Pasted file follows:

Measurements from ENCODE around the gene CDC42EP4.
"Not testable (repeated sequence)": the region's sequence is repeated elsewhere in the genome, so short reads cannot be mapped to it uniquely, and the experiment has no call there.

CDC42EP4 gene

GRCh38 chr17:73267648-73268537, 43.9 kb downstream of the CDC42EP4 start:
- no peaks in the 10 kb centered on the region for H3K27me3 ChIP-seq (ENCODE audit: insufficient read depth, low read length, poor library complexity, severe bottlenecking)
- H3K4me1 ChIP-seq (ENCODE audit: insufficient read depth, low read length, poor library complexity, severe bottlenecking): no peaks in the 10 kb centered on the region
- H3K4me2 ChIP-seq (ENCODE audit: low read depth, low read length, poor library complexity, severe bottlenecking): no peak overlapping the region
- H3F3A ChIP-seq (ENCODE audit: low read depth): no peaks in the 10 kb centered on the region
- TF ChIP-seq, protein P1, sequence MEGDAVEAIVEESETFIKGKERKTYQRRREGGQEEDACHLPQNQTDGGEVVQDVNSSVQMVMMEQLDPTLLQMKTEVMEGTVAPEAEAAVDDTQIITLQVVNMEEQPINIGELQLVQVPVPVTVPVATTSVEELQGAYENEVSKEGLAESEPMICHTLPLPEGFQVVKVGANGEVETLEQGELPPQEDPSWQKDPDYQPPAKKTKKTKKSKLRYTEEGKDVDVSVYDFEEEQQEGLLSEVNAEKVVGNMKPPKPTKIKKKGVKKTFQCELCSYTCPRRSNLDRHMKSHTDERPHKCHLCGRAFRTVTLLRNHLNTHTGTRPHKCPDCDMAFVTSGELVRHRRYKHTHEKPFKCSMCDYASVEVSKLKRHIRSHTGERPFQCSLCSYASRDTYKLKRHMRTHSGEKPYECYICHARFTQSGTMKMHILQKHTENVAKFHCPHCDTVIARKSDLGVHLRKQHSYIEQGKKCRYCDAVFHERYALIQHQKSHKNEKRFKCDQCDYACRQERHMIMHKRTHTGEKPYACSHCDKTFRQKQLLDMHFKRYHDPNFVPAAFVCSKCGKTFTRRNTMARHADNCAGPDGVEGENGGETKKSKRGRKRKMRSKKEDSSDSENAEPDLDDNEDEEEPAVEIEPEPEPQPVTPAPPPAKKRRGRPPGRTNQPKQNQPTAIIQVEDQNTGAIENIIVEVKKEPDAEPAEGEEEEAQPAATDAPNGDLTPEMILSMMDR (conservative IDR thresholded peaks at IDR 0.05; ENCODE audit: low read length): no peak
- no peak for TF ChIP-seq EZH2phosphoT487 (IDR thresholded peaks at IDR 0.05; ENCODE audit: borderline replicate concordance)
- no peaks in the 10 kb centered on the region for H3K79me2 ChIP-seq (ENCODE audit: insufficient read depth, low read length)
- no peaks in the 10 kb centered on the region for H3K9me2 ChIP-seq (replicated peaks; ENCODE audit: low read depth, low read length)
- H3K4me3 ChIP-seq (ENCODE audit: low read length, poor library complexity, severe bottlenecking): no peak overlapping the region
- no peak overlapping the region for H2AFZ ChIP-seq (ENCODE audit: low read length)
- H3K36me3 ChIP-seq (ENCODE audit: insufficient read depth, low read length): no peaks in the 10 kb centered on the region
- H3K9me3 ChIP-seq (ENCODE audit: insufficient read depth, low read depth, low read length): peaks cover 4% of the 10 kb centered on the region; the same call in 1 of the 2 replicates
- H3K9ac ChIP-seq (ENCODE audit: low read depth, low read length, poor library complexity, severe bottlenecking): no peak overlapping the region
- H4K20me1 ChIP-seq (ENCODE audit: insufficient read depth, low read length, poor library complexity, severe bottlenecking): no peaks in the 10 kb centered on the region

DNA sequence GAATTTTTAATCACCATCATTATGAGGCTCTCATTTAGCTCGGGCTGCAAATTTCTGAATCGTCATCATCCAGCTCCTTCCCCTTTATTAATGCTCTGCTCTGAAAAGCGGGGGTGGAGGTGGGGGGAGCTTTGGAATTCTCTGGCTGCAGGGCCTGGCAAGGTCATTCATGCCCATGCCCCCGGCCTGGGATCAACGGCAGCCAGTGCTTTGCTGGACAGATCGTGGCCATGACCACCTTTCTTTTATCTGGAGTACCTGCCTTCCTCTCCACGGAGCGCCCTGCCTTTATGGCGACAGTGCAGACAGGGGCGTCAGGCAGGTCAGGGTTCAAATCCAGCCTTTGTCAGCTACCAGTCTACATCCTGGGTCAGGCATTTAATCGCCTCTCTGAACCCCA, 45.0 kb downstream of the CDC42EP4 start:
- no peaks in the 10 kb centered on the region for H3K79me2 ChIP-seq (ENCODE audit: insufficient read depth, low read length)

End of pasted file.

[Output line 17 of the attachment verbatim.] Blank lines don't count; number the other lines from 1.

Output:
- H3K9ac ChIP-seq (ENCODE audit: low read depth, low read length, poor library complexity, severe bottlenecking): no peak overlapping the region